In Charlottesville, I happened by a bright blue plaque on what was until recently Jackson Park, named for Stonewall Jackson. Also until recently, the park featured an equestrian statue of Jackson, installed 100 years ago, after Paul Goodloe McIntire deeded the land to the city on the condition that the grounds would bear no other statue. The installation took place during a Confederate reunion, 56 years after the war.
The plaque was installed in 2019 by the Equal Justice Initiative. It described the 1898 lynching of John Henry James, about four miles west of town. James, an ice cream vendor, was accused of sexually assaulting a white woman. The sheriff took him over Afton Mountain to Staunton to deter lynching, but the next day he brought him back by train to face a grand jury. A mob of 150 White men awaited the train at Wood’s Crossing, hauled him off, and hung him from a locust tree, according to an account in the Charlottesville Daily Progress. The mob riddled his body with bullets, and then cut off pieces of his clothing and body as souvenirs. The grand jury posthumously indicted him.
Six days after passing what is now Court Square Park (which no longer contains the Jackson statue), I drove up to the National Memorial for Peace and Justice in Montgomery, Alabama. And burst into sobs.
Informally known as the National Lynching Memorial, the park also is the creation of the Equal Justice Initiative. It sits on six acres on a hill above downtown. At its center is a hollow square structure lined with 800 rust-colored metal boxes, shaped like coffins and suspended from rafters. On each box, representing a county where a lynching took place between 1877 and 1950, are stenciled the names and dates of the more than 4,000 victims EJI has documented in 836 counties. The effect is similar to that of Maya Lin’s Vietnam War Memorial on the National Mall: I soon began looking for the boxes representing the dozen counties I’ve lived in. Nearly all of them (in Texas, North Carolina, Virginia, New York, Florida and Oregon) have a box.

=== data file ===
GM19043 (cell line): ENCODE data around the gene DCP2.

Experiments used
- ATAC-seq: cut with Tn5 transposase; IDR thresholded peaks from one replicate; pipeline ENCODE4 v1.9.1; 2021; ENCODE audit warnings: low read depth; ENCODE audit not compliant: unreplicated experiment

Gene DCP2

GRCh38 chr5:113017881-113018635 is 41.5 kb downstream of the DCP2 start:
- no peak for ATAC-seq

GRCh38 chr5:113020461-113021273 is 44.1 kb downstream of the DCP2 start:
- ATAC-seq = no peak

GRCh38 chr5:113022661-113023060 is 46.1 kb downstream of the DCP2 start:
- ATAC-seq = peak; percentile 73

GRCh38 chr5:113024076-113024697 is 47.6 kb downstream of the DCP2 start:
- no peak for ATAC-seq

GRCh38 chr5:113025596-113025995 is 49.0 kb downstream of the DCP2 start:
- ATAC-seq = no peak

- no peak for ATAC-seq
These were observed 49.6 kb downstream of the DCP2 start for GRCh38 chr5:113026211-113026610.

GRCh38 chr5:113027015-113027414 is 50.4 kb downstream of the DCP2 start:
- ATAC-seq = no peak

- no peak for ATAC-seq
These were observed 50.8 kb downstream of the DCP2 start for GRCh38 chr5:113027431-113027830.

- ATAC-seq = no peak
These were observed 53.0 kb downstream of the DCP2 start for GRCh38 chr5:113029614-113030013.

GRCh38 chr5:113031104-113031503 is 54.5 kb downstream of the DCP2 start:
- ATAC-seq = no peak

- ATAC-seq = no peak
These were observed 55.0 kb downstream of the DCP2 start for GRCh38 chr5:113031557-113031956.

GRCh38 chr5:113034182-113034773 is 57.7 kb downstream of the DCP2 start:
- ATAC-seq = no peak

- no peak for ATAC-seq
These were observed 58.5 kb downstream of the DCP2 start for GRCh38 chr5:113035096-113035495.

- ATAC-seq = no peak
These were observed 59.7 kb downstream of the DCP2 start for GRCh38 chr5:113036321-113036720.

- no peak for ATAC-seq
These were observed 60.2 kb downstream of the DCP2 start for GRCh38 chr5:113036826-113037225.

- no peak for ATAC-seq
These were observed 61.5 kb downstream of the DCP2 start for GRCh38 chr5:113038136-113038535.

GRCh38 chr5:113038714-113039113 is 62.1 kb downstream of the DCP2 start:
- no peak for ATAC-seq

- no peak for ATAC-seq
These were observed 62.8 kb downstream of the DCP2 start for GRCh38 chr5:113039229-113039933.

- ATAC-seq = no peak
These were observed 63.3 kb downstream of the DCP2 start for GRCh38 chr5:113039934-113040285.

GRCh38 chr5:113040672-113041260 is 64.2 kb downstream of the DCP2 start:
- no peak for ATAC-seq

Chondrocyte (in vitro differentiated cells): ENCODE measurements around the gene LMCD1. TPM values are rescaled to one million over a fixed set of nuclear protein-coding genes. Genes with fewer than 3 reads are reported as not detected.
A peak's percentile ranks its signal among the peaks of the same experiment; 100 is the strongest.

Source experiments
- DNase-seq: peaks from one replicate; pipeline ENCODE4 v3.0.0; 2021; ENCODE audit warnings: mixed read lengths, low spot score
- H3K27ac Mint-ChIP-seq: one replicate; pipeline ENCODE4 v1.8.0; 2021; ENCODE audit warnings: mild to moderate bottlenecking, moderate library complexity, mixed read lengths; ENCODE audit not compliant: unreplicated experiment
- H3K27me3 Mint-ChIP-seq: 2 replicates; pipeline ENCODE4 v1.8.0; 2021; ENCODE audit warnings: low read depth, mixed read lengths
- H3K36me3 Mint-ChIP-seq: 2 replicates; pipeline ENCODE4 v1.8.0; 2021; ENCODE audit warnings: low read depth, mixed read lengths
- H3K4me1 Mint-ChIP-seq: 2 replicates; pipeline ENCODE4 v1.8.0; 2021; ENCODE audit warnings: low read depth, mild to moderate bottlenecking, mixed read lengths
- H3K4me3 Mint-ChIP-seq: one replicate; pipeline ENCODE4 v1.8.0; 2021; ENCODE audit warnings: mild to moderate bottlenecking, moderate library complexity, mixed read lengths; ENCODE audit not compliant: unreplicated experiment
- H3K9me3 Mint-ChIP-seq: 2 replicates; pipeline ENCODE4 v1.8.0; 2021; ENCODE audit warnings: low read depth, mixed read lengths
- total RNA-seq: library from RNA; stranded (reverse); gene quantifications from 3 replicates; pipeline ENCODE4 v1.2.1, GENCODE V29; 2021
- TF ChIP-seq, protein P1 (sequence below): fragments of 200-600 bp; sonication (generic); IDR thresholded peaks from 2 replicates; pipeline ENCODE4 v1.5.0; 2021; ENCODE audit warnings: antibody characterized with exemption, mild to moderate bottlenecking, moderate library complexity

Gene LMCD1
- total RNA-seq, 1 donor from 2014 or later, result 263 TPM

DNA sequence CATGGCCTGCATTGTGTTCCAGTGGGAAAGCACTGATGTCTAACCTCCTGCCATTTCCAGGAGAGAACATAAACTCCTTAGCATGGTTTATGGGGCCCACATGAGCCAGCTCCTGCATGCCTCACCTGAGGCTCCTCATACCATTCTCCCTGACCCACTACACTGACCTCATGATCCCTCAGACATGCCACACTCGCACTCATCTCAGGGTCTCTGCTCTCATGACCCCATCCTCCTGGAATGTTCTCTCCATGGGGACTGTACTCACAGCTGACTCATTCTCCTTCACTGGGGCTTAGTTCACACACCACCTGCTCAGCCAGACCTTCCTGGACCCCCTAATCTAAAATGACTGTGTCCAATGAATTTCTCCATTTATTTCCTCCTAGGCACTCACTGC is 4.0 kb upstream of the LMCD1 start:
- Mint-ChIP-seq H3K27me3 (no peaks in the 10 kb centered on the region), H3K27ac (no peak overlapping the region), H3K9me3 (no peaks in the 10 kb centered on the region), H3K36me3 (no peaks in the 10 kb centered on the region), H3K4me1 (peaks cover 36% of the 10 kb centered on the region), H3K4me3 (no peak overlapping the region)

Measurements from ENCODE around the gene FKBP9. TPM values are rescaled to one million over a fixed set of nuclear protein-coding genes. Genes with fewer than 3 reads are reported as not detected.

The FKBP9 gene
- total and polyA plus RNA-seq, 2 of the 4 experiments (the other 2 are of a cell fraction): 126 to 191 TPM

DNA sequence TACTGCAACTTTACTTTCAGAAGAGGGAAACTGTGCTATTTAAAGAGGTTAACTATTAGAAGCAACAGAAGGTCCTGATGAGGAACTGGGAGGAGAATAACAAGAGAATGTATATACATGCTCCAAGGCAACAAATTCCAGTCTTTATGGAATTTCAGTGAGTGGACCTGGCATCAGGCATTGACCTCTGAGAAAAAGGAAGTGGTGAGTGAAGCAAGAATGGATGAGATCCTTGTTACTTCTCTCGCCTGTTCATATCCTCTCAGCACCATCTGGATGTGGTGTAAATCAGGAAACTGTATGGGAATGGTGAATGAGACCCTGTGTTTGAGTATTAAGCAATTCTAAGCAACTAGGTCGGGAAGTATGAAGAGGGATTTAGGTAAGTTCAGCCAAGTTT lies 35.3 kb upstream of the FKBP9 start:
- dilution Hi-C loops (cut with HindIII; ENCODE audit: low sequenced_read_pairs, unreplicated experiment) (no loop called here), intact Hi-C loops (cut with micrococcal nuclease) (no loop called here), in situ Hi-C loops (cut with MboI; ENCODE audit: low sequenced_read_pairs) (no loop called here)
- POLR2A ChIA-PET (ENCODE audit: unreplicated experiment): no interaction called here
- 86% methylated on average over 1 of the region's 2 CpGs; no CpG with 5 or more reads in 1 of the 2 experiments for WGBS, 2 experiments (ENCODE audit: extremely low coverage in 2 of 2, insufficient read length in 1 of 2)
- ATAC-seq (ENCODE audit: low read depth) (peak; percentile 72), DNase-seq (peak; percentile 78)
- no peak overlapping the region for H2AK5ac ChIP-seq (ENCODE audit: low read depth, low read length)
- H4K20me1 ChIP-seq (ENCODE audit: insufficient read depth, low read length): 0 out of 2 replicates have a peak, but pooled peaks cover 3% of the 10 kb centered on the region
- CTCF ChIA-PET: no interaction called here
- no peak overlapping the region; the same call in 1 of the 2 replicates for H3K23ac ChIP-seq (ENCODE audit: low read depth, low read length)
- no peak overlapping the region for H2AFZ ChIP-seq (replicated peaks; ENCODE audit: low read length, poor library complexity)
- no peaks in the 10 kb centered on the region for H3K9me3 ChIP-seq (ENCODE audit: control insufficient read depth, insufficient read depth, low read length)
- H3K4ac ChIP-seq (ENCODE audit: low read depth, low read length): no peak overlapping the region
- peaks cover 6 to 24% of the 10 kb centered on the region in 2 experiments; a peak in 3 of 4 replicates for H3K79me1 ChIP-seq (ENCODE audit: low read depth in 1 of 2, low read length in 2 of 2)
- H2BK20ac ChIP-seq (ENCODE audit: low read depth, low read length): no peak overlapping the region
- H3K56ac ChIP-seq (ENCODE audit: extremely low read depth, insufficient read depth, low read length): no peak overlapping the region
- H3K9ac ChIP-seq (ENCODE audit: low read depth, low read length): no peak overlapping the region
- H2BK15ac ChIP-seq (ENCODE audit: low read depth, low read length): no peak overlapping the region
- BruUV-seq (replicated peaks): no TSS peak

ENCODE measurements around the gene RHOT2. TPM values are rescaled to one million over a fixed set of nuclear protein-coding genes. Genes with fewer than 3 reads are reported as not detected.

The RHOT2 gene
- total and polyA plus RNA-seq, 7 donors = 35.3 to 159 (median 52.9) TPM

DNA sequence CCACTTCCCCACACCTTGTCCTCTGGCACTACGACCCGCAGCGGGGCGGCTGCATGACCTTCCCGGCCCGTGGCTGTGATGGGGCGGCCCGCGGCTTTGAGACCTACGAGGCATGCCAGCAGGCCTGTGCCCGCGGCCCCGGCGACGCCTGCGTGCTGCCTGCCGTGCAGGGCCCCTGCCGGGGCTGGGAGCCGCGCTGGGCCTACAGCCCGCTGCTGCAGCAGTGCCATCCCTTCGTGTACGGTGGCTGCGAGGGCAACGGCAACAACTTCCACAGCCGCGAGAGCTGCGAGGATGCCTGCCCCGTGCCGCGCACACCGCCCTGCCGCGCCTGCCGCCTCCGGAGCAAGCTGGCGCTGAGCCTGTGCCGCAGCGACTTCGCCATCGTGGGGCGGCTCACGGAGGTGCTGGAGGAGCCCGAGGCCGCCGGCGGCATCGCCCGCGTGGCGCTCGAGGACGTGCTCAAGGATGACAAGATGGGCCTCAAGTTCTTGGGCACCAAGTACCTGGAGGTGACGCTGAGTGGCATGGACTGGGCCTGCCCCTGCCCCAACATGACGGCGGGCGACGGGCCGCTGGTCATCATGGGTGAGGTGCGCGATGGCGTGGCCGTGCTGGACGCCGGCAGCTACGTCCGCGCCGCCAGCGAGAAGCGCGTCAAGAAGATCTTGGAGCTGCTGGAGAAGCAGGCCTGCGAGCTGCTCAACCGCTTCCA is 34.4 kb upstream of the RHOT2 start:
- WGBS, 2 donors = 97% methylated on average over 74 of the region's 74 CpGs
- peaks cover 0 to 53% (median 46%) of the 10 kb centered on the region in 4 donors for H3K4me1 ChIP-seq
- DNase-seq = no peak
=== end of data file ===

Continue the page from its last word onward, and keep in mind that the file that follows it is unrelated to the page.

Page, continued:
I did not want to come to Alabama. I could have gone the rest of my life without traveling in the Deep South again. But here I am, compelled to bear witness and share my experience.
On a bright, sunny Saturday, I walked up Dexter Avenue, excited to stand in front of the church whose pulpit was Martin Luther King Jr.’s from 1954 to 1960. After a reverential pause, I continued up the street and stood in front of the Alabama State Capitol and felt revulsion. Here evil dwelled, and it still dwells.
Quickly that feeling passed, succeeded by the recognition that without dark, there is no light. Had not a string of governors stood in the doorway spewing their hate of fellow beings because of the hue of their skin, the nation would not have watched events unfold here, beginning with the Montgomery Bus Boycott, of which 26-year-old King became spokesman. Congress might not have passed the 1964 Civil Rights Act. Had not state police beaten peaceful marchers at the Edmund Pettus Bridge in March 1965, Lyndon Johnson would not have told Congress, “We shall overcome,” and we would not have had the Voting Rights Act.
Down the hill from the capitol is EJI’s brand new Legacy Museum, its design no doubt inspired by the African American History Museum in Washington and for me at least as powerful. The museum describes in words and images our history in four eras: (1) the rise of the Atlantic slave trade, during which 12 million people were kidnapped from Africa and shipped to the Americas, and the 246 years in which 400,000 Africans and their millions of descendants created wealth for White America; (2) racial terror under Jim Crow, in which slavery evolved into contract and convict labor accompanied by lynching, all of which spurred the Great Migration of 6 million Blacks to the North and West; “Segregation Forever,” the period between Brown v. Board and the high water marks of the Civil Rights Movement that ended with the assassination of King and the election of Richard Nixon that marked the beginning of our retreat from equality; and (4) our infatuation with mass incarceration and unequal criminal justice from the street to the courthouse, resulting in one out of three Black men doing time. (The museum doesn’t detail it yet, but Era 5 is the Supreme Court’s determination to roll back civil and voting rights under Rehnquist and Roberts and the wave of voter suppression laws in GOP states.)
Among the exhibits in the museum are, so far, about 800 one-gallon Mason jars containing soil collected from documented lynching sites. The soil from the spot on which the blood of John Henry James dripped is in one of the jars.
I told the guide who took my $5 ticket: If you don’t know what the lynching memorial represents, then seeing it, as I had from the parking lot, has no effect. But I did know. And I recalled the quotation inscribed at the Jefferson Memorial: “Indeed I tremble for my country when I reflect that God is just, that His justice cannot sleep forever.”